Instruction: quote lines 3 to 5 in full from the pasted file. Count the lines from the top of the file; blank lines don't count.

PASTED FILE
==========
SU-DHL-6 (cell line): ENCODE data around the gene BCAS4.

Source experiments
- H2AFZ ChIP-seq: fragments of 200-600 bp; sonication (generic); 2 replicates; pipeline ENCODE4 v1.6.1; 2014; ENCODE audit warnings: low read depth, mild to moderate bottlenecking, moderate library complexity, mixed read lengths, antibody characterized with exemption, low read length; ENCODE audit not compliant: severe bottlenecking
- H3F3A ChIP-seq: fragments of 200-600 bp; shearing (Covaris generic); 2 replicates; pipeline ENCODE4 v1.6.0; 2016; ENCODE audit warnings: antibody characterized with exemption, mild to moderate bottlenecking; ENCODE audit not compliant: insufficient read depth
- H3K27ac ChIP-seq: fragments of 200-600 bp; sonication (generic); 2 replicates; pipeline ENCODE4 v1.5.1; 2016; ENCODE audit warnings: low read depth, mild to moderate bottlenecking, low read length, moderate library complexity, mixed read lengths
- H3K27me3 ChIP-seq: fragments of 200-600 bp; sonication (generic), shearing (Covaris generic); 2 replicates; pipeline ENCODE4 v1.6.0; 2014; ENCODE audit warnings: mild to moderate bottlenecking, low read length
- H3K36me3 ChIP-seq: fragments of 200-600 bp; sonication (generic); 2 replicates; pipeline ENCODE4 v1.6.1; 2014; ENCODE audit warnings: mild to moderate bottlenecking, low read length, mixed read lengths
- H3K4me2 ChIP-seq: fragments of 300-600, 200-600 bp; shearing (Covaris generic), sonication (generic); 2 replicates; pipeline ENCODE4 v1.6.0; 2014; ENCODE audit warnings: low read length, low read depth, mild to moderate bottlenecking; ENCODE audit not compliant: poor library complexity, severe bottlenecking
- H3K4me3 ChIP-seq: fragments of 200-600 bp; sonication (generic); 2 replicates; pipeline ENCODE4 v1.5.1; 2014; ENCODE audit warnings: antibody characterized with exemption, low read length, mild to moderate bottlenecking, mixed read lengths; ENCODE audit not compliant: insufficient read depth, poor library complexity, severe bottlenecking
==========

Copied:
- H2AFZ ChIP-seq: fragments of 200-600 bp; sonication (generic); 2 replicates; pipeline ENCODE4 v1.6.1; 2014; ENCODE audit warnings: low read depth, mild to moderate bottlenecking, moderate library complexity, mixed read lengths, antibody characterized with exemption, low read length; ENCODE audit not compliant: severe bottlenecking
- H3F3A ChIP-seq: fragments of 200-600 bp; shearing (Covaris generic); 2 replicates; pipeline ENCODE4 v1.6.0; 2016; ENCODE audit warnings: antibody characterized with exemption, mild to moderate bottlenecking; ENCODE audit not compliant: insufficient read depth
- H3K27ac ChIP-seq: fragments of 200-600 bp; sonication (generic); 2 replicates; pipeline ENCODE4 v1.5.1; 2016; ENCODE audit warnings: low read depth, mild to moderate bottlenecking, low read length, moderate library complexity, mixed read lengths